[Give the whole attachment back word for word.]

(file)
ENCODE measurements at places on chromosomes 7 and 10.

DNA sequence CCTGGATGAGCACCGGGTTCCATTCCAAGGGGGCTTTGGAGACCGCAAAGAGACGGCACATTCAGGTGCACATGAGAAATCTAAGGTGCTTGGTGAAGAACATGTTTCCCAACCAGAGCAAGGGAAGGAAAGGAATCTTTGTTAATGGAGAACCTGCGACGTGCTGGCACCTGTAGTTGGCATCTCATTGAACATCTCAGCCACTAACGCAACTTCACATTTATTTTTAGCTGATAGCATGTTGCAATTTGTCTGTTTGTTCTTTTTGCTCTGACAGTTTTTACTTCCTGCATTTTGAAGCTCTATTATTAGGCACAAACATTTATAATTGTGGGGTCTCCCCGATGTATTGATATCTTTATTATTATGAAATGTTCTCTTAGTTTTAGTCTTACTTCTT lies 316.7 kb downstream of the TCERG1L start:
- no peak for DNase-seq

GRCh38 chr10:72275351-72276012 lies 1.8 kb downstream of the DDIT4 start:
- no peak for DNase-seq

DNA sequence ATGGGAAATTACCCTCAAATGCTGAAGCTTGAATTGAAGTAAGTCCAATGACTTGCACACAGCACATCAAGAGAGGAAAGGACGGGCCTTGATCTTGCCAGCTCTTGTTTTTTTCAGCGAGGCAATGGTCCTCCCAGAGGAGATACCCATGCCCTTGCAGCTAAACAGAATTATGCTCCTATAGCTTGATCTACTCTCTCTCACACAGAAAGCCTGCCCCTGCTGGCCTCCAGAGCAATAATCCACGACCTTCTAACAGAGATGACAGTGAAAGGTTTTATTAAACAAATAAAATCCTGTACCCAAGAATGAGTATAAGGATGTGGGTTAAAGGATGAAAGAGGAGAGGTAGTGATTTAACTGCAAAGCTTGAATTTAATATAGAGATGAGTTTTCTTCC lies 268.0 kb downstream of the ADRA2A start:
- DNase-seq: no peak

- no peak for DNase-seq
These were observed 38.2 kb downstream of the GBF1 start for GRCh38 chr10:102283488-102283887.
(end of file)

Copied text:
ENCODE measurements at places on chromosomes 7 and 10.

DNA sequence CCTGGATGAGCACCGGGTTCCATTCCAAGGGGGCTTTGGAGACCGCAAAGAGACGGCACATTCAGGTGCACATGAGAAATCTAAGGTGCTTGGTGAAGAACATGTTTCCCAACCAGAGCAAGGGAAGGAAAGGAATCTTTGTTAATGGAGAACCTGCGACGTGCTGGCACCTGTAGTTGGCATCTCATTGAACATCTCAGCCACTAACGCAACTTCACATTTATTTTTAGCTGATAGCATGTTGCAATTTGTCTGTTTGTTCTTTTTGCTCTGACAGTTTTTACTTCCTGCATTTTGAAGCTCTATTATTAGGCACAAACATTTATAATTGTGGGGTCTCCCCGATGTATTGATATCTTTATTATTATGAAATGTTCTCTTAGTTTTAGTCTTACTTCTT lies 316.7 kb downstream of the TCERG1L start:
- no peak for DNase-seq

GRCh38 chr10:72275351-72276012 lies 1.8 kb downstream of the DDIT4 start:
- no peak for DNase-seq

DNA sequence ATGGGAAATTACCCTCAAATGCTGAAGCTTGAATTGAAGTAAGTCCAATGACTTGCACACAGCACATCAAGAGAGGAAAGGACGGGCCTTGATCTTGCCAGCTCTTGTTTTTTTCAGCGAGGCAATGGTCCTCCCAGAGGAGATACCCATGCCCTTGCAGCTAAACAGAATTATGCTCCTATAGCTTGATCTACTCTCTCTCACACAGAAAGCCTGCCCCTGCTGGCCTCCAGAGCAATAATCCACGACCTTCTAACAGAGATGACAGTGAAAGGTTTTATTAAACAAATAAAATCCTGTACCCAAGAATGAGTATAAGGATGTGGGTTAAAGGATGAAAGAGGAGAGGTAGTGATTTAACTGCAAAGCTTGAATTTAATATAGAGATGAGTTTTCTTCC lies 268.0 kb downstream of the ADRA2A start:
- DNase-seq: no peak

- no peak for DNase-seq
These were observed 38.2 kb downstream of the GBF1 start for GRCh38 chr10:102283488-102283887.